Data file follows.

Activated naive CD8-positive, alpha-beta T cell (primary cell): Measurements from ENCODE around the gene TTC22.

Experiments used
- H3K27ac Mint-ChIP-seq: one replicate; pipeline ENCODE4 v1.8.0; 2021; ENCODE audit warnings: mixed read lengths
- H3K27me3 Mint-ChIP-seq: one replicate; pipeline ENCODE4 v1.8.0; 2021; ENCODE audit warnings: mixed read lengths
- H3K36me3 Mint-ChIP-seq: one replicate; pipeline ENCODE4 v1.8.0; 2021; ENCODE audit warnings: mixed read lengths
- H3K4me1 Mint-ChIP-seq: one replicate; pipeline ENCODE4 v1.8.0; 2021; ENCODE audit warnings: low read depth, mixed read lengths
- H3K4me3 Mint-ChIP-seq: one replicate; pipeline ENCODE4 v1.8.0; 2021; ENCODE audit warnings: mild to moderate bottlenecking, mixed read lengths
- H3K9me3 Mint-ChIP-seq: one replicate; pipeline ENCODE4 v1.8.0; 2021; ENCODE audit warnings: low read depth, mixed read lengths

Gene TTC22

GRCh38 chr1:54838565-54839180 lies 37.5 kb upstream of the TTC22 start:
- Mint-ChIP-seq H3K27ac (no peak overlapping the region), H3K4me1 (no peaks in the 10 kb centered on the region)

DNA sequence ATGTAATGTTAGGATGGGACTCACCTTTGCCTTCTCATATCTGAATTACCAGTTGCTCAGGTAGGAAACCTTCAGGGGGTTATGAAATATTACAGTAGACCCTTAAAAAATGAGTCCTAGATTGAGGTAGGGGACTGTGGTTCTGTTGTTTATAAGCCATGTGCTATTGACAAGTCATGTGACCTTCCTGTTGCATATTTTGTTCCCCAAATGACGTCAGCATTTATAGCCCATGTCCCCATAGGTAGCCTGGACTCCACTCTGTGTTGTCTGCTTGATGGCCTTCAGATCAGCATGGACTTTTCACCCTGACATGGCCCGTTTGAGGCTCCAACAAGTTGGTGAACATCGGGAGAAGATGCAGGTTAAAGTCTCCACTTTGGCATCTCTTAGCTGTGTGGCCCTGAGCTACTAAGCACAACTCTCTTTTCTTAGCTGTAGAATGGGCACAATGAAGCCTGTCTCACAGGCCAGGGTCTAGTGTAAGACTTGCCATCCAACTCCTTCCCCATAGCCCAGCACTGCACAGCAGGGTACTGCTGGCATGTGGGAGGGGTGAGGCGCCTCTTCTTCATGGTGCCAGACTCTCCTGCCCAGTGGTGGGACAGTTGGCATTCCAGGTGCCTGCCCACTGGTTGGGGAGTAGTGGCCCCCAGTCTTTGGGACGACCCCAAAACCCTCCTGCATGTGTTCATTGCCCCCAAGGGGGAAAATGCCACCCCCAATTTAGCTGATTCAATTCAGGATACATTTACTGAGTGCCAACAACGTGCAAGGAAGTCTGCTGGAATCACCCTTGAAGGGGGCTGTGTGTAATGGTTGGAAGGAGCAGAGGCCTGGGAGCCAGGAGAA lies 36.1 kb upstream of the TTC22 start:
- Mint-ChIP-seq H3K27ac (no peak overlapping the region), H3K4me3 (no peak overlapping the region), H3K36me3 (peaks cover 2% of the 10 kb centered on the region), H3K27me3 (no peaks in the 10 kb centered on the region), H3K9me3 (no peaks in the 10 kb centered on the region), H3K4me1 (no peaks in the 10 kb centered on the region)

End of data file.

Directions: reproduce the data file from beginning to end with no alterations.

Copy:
Activated naive CD8-positive, alpha-beta T cell (primary cell): Measurements from ENCODE around the gene TTC22.

Experiments used
- H3K27ac Mint-ChIP-seq: one replicate; pipeline ENCODE4 v1.8.0; 2021; ENCODE audit warnings: mixed read lengths
- H3K27me3 Mint-ChIP-seq: one replicate; pipeline ENCODE4 v1.8.0; 2021; ENCODE audit warnings: mixed read lengths
- H3K36me3 Mint-ChIP-seq: one replicate; pipeline ENCODE4 v1.8.0; 2021; ENCODE audit warnings: mixed read lengths
- H3K4me1 Mint-ChIP-seq: one replicate; pipeline ENCODE4 v1.8.0; 2021; ENCODE audit warnings: low read depth, mixed read lengths
- H3K4me3 Mint-ChIP-seq: one replicate; pipeline ENCODE4 v1.8.0; 2021; ENCODE audit warnings: mild to moderate bottlenecking, mixed read lengths
- H3K9me3 Mint-ChIP-seq: one replicate; pipeline ENCODE4 v1.8.0; 2021; ENCODE audit warnings: low read depth, mixed read lengths

Gene TTC22

GRCh38 chr1:54838565-54839180 lies 37.5 kb upstream of the TTC22 start:
- Mint-ChIP-seq H3K27ac (no peak overlapping the region), H3K4me1 (no peaks in the 10 kb centered on the region)

DNA sequence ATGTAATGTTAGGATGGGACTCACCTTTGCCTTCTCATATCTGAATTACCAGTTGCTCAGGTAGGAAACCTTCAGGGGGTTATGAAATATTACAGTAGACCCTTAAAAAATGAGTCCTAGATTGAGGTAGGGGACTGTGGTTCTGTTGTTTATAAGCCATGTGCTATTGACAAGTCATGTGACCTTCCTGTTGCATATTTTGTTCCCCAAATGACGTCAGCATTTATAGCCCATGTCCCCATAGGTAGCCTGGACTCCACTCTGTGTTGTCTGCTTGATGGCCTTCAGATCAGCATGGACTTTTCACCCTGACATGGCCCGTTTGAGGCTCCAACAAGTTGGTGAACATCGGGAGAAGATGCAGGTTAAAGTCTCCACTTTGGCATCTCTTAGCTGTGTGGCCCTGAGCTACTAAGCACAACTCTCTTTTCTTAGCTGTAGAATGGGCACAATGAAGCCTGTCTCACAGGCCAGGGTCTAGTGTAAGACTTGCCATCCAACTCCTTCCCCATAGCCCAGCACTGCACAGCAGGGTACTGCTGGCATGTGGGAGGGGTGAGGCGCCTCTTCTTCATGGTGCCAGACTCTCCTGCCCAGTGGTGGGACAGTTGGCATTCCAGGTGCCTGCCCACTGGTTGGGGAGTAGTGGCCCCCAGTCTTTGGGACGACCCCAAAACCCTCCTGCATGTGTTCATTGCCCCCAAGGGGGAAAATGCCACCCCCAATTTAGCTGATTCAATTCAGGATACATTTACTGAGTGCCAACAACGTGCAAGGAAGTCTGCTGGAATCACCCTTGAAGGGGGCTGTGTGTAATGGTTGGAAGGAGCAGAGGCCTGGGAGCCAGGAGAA lies 36.1 kb upstream of the TTC22 start:
- Mint-ChIP-seq H3K27ac (no peak overlapping the region), H3K4me3 (no peak overlapping the region), H3K36me3 (peaks cover 2% of the 10 kb centered on the region), H3K27me3 (no peaks in the 10 kb centered on the region), H3K9me3 (no peaks in the 10 kb centered on the region), H3K4me1 (no peaks in the 10 kb centered on the region)